Kessel hops into a car, driven by Lucic, and they drive off into the sunset without a trace.
WAYNE GRETZKY BRACKET
No. 12 Nicklas Lidstrom, Detroit vs. No. 2 Ilya Kovalchuk, New Jersey
Breakdown: The sounds of pucks hitting posts in pre-game warm-ups echo across the empty arena. After the Zetterberg-Malkin fiasco six hours earlier, we had no choice but to play this game without fans. Plus, all local police are on a massive manhunt for Phil Kessel, although trying to find him is a needle-in-a-haystack search.
Speaking of Kessel, he really did a number on Lidstrom’s psyche. The eardrums of the seven-time Norris Trophy winner absorbed constant bickering last round when Toronto coach Ron Wilson screamed at his star player. Lidstrom hasn’t slept soundly the past two days because his mind is like a seashell with the argumentative sounds lingering. He constantly hears the cries of “play defense, Phil!” and “shut-up, coach!” and “you’re useless, Phil!” and “screw you, coach!”
That can take its toll.
And it does in the opening period, as Kovalchuk jumps ahead 1-0.
It stays that way through a scoreless second period, appearing like the pixie dust would run out on the 12th-seeded Lidstrom’s magical run. And remember: He’s 41 years old, which is roughly 89 in hockey years. Maybe this match-up against the 28-year-old Kovalchuk is the end of a great career. Maybe the final grains of sand will sift through Lidstrom’s fatherly time capsule.
But hope is restored as the third period begins: Dan Cleary takes the bench, octopus in his grasp. Remember, Cleary threw several slimy creatures during Lidstrom’s second-round victory against Michael Ryder. The tentacles interfered with Ryder’s skating, thus leading to Lidstrom goals and victory.
So maybe Lidstrom’s eight-tentacle friend will help again.
Or maybe not, because Kovalchuk ain’t no dummy, and he avoids Cleary’s range and the Detroit bench with each check-up to the blue line during the third period. Kovalchuk holds Lidstrom to three shots through 29 minutes. The game appears lost as Cleary pulls at his beard in anxiety, feeling helpless for his legendary teammate.
But here comes Lidstrom in the final minute, trying to defy logic and reason. He fakes right, shifts left …. but falls to the ice as the precious seconds begin to tick away.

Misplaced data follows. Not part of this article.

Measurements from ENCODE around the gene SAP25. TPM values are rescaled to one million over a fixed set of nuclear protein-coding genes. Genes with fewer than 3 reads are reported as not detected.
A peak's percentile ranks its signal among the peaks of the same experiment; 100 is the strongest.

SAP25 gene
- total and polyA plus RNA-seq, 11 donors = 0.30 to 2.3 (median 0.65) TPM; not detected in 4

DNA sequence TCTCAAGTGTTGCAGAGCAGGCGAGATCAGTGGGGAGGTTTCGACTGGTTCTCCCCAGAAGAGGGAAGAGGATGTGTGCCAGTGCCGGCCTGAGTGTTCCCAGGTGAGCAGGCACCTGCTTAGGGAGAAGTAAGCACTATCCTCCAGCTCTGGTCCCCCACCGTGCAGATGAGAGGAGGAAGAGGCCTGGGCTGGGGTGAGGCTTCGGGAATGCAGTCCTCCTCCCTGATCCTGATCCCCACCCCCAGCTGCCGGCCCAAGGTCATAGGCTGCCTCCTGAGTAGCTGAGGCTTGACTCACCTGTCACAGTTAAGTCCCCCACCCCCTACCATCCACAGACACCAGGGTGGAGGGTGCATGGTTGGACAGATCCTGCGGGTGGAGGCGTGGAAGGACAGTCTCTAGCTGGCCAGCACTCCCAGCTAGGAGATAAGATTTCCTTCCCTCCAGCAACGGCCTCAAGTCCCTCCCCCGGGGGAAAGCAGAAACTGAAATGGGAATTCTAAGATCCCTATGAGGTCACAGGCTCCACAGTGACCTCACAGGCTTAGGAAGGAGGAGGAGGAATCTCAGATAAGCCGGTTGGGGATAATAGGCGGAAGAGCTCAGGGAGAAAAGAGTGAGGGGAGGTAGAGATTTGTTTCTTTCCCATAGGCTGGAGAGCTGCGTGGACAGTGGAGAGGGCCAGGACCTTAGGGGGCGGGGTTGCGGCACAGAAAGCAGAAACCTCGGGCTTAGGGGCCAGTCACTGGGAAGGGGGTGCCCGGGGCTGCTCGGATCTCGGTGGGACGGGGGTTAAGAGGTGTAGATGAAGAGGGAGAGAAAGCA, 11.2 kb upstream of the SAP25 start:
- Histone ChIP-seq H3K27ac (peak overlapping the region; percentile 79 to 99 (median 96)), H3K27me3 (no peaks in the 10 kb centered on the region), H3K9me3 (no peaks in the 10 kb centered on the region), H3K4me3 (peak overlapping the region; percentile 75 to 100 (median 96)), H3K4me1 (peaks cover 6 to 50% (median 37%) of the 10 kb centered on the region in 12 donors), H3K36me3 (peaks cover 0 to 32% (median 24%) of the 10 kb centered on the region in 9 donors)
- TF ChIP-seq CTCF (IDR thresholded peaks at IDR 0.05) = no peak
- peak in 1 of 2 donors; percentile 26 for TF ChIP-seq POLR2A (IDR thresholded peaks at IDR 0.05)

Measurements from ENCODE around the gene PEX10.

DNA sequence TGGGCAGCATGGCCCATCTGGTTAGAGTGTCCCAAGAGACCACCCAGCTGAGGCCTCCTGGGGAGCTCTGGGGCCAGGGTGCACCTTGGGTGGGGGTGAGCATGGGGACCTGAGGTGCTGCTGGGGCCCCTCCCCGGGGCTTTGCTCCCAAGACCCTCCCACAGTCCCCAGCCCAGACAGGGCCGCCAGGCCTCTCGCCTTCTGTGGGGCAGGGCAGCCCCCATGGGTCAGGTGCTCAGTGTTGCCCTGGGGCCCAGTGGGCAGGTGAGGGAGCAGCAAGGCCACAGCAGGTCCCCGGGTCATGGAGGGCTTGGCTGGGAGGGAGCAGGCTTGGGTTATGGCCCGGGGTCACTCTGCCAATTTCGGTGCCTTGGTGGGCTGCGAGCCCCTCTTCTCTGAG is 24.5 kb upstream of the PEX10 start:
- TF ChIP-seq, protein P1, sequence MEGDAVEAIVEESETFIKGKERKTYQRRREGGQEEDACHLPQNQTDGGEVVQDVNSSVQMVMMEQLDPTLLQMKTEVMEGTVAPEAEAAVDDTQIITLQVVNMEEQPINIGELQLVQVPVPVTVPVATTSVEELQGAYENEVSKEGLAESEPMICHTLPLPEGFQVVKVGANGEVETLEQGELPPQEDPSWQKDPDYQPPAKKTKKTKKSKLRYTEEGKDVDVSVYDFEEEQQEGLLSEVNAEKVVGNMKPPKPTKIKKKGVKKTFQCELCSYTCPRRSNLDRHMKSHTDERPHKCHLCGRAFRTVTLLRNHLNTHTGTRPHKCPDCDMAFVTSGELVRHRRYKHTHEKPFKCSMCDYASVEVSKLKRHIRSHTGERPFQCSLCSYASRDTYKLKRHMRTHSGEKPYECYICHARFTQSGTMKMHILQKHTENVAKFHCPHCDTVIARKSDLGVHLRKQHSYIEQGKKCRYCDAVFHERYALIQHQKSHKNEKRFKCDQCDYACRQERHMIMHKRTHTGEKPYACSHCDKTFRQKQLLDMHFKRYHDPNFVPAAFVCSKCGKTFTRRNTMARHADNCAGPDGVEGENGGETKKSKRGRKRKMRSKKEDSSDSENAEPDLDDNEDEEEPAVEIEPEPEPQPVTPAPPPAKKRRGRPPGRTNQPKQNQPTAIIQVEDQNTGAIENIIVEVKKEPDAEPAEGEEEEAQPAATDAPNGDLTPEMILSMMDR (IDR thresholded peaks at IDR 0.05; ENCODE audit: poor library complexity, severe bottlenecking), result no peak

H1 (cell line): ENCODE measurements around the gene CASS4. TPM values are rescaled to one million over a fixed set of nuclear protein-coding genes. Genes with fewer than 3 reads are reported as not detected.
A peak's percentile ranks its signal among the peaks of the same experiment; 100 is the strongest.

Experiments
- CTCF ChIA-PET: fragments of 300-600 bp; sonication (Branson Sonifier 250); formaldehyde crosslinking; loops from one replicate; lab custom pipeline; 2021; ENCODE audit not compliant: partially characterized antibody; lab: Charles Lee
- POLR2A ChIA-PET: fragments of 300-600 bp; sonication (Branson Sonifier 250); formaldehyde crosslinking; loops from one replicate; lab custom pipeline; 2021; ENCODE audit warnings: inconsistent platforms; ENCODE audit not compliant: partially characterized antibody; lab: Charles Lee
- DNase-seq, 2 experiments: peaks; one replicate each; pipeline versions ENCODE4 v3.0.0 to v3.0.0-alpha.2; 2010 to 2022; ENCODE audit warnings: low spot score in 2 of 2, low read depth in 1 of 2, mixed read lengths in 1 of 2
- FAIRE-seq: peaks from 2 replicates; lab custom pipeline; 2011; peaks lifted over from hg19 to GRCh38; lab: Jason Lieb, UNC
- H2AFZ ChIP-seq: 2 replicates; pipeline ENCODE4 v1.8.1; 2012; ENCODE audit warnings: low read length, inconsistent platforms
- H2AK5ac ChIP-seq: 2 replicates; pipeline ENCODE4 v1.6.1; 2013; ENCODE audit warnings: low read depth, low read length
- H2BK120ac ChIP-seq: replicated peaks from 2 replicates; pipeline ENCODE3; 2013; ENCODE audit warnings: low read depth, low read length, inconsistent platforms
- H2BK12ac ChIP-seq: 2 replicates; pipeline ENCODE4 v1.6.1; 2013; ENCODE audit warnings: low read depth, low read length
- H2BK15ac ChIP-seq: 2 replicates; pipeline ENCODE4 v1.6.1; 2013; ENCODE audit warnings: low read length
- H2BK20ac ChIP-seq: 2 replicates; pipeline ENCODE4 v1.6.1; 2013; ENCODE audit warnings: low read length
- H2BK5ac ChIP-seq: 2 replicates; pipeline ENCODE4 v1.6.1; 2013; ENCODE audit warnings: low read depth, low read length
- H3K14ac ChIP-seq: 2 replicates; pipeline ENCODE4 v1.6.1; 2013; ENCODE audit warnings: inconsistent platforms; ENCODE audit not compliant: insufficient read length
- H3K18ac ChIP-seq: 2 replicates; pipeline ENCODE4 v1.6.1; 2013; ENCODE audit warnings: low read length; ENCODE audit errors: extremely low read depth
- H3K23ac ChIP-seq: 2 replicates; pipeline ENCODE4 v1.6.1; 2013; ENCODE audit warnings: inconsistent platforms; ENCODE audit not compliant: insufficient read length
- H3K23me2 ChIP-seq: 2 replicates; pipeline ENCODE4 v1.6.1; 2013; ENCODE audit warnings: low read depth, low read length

30 seconds, 29 seconds …
Lidstrom’s fate looks ugly as he rises off his back, props to one knee and flicks a desperation shot.
28 seconds, 27 seconds …
But, wait: The puck takes an odd ricochet off Kovalchuk’s shaft.
26 seconds …
It launches into the air.
25 seconds …
It flutters like a dying bird.
24 seconds …
It descends toward the post.
23 seconds …
Kovalchuk drops to both knees in shock. Just like that, with a magic flick of the wrist that’s straight out of a science-fiction thriller, the game is tied 1-1 with 23 seconds remaining.
“Are you human?” Kovalchuk asks in wide-eyed astonishment.
Lidstrom, with a stoic look, just glares without a word.
On the ensuing possession, Lidstrom steals the puck from Kovalchuk, cycles to check up at the blue line, then circles in patience, waiting and waiting to strike. He fakes right, shifts left, winds up and uncorks a shot that drills the post with 7.2 seconds remaining.
Cleary explodes and heaves the octopus in celebration.
Kovalchuk falls on his backside and looks heavenward.
Lidstrom, meanwhile, just peers through his half-shield, looks at the 2-1 result and nods in approval.
The funny thing is, Lidstrom’s shot didn’t create an echo. Even more bizarre is this: That is Lidstrom’s third game winner of this tournament with precisely 7.2 seconds left on a stadium clock.
“I couldn’t have played any better,” Kovalchuk says afterward in shocking disbelief. “Three shots through 29 minutes? Did you see that fluttering-bird shot? Did you see his energy in the final minute? It doesn’t make sense.
“Heck, I even asked him if he’s human.
“He’s like a Bionic Man or something.”